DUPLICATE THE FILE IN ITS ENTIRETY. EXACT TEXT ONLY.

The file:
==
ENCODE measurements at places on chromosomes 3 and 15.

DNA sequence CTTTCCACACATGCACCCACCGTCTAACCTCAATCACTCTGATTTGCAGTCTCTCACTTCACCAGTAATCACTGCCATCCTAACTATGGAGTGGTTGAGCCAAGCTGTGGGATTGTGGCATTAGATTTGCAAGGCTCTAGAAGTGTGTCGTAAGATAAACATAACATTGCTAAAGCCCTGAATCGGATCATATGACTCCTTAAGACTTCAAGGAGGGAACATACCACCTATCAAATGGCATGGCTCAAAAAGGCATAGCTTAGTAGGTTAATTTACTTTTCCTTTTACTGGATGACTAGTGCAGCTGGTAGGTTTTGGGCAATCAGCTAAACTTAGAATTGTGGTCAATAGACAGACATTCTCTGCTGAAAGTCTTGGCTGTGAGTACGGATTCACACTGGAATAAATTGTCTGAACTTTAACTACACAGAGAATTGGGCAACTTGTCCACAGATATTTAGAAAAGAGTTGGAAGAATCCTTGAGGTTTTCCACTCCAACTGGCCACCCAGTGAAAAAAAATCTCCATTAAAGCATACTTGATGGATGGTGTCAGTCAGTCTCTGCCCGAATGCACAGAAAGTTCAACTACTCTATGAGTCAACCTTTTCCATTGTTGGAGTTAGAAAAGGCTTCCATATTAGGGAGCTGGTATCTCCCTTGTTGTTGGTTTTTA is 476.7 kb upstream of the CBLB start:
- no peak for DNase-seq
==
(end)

ENCODE measurements at places on chromosomes 3 and 15.

DNA sequence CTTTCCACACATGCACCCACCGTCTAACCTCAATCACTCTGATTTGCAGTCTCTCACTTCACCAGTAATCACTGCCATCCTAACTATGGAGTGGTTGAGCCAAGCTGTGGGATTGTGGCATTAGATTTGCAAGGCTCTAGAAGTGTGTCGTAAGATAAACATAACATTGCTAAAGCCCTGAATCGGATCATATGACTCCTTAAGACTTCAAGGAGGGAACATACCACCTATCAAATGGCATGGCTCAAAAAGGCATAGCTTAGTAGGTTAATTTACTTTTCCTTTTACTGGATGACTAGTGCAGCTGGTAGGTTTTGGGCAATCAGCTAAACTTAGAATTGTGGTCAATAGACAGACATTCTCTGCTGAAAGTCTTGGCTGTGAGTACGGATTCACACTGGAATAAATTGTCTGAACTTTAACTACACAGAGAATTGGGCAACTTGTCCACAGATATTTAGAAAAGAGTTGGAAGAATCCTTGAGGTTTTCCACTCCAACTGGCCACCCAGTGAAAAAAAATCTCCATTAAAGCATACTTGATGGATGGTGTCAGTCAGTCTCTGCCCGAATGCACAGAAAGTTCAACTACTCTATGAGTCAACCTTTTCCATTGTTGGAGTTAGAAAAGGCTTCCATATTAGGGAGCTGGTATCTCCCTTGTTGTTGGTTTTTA is 476.7 kb upstream of the CBLB start:
- no peak for DNase-seq